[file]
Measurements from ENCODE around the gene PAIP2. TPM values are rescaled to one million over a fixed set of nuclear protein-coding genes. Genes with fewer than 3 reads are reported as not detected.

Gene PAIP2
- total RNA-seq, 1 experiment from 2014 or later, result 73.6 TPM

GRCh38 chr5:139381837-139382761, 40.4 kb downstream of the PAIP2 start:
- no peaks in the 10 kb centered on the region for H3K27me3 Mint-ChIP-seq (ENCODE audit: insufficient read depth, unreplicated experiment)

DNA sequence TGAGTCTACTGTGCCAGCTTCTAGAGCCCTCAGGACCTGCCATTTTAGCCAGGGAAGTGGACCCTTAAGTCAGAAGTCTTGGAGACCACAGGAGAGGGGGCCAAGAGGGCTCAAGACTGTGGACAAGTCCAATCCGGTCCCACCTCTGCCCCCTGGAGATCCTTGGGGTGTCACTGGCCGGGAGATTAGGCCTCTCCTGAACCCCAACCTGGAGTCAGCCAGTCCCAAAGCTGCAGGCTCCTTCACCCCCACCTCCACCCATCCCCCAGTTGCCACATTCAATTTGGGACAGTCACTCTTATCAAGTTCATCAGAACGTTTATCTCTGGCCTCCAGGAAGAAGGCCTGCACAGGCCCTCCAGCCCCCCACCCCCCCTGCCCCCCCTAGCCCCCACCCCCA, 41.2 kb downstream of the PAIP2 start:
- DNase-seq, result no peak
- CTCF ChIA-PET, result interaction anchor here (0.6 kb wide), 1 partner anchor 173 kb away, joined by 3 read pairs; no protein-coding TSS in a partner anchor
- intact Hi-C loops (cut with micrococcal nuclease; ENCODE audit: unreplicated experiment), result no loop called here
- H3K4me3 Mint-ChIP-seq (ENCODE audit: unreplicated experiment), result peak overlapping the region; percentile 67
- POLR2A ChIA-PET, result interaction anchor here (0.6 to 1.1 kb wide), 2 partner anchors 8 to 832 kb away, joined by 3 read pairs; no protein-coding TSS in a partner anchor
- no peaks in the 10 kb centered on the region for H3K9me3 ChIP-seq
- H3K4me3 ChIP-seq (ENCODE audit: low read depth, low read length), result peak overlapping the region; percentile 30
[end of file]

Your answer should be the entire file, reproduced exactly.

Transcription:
Measurements from ENCODE around the gene PAIP2. TPM values are rescaled to one million over a fixed set of nuclear protein-coding genes. Genes with fewer than 3 reads are reported as not detected.

Gene PAIP2
- total RNA-seq, 1 experiment from 2014 or later, result 73.6 TPM

GRCh38 chr5:139381837-139382761, 40.4 kb downstream of the PAIP2 start:
- no peaks in the 10 kb centered on the region for H3K27me3 Mint-ChIP-seq (ENCODE audit: insufficient read depth, unreplicated experiment)

DNA sequence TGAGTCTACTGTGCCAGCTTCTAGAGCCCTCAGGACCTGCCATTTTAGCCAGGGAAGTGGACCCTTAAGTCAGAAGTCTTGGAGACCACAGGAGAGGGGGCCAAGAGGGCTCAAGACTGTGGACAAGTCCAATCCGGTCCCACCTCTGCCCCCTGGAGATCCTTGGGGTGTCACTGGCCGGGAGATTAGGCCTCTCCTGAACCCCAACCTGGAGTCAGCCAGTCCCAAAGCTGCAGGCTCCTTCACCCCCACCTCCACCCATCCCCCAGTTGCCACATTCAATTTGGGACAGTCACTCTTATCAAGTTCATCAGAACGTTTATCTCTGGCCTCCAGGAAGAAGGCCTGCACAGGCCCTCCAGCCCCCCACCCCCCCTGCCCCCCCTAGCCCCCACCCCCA, 41.2 kb downstream of the PAIP2 start:
- DNase-seq, result no peak
- CTCF ChIA-PET, result interaction anchor here (0.6 kb wide), 1 partner anchor 173 kb away, joined by 3 read pairs; no protein-coding TSS in a partner anchor
- intact Hi-C loops (cut with micrococcal nuclease; ENCODE audit: unreplicated experiment), result no loop called here
- H3K4me3 Mint-ChIP-seq (ENCODE audit: unreplicated experiment), result peak overlapping the region; percentile 67
- POLR2A ChIA-PET, result interaction anchor here (0.6 to 1.1 kb wide), 2 partner anchors 8 to 832 kb away, joined by 3 read pairs; no protein-coding TSS in a partner anchor
- no peaks in the 10 kb centered on the region for H3K9me3 ChIP-seq
- H3K4me3 ChIP-seq (ENCODE audit: low read depth, low read length), result peak overlapping the region; percentile 30